Preparing nations for peace. Episode 2
What does Azerbaijan expect from the peace talks in Sochi and Brussels?
On November 26, peace talks were held between the leaders of Azerbaijan and Armenia with the mediation of the President of Russia. On December 15, Armenia and Azerbaijan going to hold a “second round” of negotiations within the framework of the summit in Brussels, with the mediation of the President of the European Council.
These negotiations were preceded by the most serious ceasefire violation since the signing of a trilateral Azerbaijani-Armenian-Russian ceasefire agreement of the 44-day war and the outline of a future peace settlement. On November 16, local battles lasted for six hours on the Armenian-Azerbaijani border, both sides suffered casualties.
Why can’t the parties come to an agreement? In my opinion, both sides stated “maximum goals” even before the war. Neither Baku, nor Yerevan have spoken about any concessions.
After the war, the Azerbaijani president continued the same rhetoric, announcing that Armenia had surrendered on November 10, after the 44-day war. Although, what kind of victory was it, if the troops of three foreign states – Russia, Armenia and Turkey – are located on the internationally recognized territory of Azerbaijan?
The leadership of Azerbaijan is still forced to concede.
Before the meeting in Sochi, several arrested citizens of Armenia were released, this is normal and good. I was also surprised by the fact that they removed the dummies of the Armenian militants from the Trophy Park as well as advertisements like “Zangezur Is Ours” from city buses. This makes me happy.
Another softening of Azerbaijan’s maximalist position can be considered a change in attitude towards the OSCE Minsk Group, which has an official mandate to mediate in the conflict. A month after the end of the war the Minsk Group co-chairs were recieved in Baku with a very cold reception (“You were not invited”), but a year later, the Minsk Group resumed its mediation mission, however, so far only at the level of foreign ministers.
A year has passed since the end of the second Karabakh war. The promised “surrender” did not happen. The euphoria is gradually wearing off. The society of Azerbaijan also understands that the promised “surrender” did not happen. So, what’s next?
The first option is to tighten the belts. Prices and levies for small and medium-sized businesses are growing. With this, everything is clear. I am sure that the majority of the population will support these measures: “We should be patient. We will wait and gradually get rid of the Karabakh Armenians and the Russian “peacekeepers”.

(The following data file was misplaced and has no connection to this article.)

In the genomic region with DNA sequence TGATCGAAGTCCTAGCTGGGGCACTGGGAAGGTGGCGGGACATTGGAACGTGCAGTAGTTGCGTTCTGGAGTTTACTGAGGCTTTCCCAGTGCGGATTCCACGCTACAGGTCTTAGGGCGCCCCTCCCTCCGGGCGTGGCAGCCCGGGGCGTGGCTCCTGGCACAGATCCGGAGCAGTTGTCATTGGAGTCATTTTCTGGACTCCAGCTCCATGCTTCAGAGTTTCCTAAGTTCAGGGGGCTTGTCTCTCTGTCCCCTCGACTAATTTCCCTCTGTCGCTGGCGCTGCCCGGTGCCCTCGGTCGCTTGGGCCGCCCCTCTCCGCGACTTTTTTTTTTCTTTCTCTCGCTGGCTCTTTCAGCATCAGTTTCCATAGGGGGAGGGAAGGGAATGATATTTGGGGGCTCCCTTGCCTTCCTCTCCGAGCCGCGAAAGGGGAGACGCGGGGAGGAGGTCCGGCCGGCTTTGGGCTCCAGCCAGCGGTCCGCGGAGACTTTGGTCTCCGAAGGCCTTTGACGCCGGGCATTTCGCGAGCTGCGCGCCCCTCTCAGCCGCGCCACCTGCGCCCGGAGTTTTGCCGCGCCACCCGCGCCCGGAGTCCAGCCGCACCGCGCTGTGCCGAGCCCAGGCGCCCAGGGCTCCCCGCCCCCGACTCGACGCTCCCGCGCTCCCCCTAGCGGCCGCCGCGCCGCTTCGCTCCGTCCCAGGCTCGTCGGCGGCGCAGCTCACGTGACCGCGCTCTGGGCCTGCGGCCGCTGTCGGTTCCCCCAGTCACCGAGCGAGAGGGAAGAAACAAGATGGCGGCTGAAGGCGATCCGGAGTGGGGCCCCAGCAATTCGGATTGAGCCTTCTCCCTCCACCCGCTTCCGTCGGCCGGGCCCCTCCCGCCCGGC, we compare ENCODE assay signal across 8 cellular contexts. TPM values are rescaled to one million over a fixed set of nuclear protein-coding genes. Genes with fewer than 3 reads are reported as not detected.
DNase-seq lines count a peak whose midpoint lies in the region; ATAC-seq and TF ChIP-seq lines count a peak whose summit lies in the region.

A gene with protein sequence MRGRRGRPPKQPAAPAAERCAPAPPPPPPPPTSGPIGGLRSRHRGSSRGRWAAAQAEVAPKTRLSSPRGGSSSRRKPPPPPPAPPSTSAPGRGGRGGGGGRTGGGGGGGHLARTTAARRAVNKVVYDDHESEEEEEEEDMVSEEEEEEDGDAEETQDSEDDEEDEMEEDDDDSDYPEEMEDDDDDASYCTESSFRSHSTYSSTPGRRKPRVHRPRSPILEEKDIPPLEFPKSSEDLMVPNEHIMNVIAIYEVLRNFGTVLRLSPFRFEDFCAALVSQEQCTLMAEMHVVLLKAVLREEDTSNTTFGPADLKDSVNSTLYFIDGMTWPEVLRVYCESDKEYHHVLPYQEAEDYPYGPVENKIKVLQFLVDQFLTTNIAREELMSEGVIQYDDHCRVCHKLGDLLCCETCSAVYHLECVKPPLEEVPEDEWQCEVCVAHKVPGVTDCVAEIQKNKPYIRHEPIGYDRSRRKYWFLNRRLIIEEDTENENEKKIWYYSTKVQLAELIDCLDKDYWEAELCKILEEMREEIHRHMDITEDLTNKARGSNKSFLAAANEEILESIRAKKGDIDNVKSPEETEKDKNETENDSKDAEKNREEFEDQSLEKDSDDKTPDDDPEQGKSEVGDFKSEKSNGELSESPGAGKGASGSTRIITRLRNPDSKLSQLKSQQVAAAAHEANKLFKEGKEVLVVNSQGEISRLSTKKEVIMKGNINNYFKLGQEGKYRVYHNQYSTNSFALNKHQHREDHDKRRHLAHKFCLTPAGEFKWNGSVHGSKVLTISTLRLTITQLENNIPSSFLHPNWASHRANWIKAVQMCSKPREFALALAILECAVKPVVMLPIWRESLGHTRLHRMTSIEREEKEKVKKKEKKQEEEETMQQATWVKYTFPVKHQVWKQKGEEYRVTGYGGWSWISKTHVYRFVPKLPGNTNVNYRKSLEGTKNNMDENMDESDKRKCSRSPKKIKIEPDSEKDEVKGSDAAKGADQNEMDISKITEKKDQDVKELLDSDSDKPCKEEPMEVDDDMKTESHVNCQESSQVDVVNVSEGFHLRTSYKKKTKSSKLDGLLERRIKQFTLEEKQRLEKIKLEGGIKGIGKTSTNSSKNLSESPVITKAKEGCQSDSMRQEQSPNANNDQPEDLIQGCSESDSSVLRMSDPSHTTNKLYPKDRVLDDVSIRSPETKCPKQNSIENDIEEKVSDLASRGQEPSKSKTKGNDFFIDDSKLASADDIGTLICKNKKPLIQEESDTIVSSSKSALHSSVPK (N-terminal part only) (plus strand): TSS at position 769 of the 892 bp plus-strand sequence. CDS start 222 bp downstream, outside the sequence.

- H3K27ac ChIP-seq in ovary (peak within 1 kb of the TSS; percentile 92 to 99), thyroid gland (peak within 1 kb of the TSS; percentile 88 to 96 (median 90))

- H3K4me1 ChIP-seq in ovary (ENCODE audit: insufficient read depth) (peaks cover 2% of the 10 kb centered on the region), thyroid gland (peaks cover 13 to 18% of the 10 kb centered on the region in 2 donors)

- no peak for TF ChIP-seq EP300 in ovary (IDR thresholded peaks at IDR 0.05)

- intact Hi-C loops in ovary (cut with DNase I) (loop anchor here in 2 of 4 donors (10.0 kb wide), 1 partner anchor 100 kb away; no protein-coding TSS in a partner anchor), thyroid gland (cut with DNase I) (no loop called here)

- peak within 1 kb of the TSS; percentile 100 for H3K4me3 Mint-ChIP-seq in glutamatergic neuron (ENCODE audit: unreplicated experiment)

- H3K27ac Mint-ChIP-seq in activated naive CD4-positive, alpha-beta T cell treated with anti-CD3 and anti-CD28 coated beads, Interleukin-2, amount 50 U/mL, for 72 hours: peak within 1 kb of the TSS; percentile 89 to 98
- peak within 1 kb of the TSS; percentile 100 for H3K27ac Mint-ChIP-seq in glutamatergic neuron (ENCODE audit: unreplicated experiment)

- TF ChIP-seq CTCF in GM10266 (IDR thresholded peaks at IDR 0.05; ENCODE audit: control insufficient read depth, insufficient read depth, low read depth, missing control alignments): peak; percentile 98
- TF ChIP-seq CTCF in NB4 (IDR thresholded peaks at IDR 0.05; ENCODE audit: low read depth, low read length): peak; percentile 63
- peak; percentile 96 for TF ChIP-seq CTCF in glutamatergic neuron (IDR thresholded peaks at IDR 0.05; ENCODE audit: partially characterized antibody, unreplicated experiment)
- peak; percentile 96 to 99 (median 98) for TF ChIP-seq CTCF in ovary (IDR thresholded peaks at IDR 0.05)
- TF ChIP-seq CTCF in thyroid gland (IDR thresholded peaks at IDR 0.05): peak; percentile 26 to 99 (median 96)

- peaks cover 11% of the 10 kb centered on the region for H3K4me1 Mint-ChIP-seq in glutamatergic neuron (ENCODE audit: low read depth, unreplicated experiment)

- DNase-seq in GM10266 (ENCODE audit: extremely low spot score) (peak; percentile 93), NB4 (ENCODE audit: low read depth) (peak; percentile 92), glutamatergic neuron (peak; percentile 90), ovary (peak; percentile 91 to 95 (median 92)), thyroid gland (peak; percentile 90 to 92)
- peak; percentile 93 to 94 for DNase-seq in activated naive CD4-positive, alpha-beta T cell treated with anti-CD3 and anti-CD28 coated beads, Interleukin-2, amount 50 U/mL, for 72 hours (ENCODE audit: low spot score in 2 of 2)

The second option: what if the government decides to get rid of the Karabakh problem once and for all? That is, exchange the territory under the control of the Russian peacekeepers for the Zangezur corridor.
It sounds very unlikely. First, as far as I can judge from social media and publications in the Armenian media, the majority of the population of Armenia is categorically against it. But let me remind you that Heydar Aliyev discussed this in Key West – an we are not smarter than him.
In Azerbaijan, most of all, they expect the opening of a land transport “corridor” with Nakhchivan. Politics aside, it is very profitable economically, there is no need to pay duties and travel through Iran. Well, politics too, of course, as it would give access to Turkey. However, an ordinary driver would not care much for politics.
It is beneficial for Iran, since the “transport hub” of Julfa will start working and Iranian goods will reach Yerevan faster.
This is also beneficial for Armenia, I am sure the Turkish-Armenian border will open as well.
This is beneficial for Russia, since it will be able to control everything and open a railway connection with Armenia bypassing Georgia.
Finally, this is beneficial for Turkey. It will officially become a regional power in the South Caucasus. In addition, Turkish small and medium-sized businesses will enter the Armenian market.
It is not, however, profitable for Georgia since it will lose the money it gets for transit.
After the Brussels meeting, PPP (Preparation people for Peace – Western diplomats call it PPP) will once again come to the agenda. I hope experienced civil society will also be invovled in this process. It is a pity that Georgy Vanyan and Avaz Hasanov will not be with us.
Trajectories is a media project that tells stories of people whose lives have been impacted by conflicts in the South Caucasus. We work with authors and editors from across the South Caucasus and do not support any one side in any conflict. The publications on this page are solely the responsibility of the authors. In the majority of cases, toponyms are those used in the author’s society. The project is implemented by GoGroup Media and International Alert and is funded by the European Union